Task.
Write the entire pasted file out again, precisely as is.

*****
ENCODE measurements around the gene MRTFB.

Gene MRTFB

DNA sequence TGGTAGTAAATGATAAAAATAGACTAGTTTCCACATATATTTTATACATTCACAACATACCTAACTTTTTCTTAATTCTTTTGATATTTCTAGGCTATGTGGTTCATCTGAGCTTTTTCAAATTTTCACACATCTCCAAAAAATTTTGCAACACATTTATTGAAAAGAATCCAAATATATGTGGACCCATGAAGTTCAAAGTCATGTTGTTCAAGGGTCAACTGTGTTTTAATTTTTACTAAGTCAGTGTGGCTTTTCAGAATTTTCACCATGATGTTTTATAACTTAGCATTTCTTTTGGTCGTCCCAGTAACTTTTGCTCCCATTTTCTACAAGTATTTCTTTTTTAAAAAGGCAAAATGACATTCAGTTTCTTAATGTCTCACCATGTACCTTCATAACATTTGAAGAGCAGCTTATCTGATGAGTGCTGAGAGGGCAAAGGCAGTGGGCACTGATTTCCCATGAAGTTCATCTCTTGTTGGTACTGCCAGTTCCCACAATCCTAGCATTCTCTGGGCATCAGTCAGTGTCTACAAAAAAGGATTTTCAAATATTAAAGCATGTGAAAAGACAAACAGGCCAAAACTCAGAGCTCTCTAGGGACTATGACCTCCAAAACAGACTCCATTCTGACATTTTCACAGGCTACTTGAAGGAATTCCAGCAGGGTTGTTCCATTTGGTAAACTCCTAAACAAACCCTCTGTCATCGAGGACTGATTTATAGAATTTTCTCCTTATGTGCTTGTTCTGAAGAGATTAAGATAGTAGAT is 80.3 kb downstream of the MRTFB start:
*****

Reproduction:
ENCODE measurements around the gene MRTFB.

Gene MRTFB

DNA sequence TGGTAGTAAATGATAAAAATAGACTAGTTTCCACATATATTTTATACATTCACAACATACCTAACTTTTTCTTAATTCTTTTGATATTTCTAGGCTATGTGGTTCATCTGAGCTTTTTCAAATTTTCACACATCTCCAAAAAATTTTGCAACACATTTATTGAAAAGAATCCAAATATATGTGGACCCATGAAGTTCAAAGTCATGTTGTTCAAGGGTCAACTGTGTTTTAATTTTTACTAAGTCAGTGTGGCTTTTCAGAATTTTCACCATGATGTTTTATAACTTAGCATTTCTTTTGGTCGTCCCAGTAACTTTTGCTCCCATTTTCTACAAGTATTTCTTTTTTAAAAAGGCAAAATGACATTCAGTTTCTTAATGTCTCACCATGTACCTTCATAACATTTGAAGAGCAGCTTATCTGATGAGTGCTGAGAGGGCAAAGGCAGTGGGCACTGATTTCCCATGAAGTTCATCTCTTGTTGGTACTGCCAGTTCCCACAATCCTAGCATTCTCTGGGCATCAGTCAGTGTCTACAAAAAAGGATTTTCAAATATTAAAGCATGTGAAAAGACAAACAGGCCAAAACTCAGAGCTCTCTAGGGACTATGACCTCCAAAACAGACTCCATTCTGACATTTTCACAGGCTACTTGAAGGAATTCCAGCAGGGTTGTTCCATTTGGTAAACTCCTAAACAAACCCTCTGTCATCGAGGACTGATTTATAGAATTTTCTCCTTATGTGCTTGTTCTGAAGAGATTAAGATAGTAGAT is 80.3 kb downstream of the MRTFB start: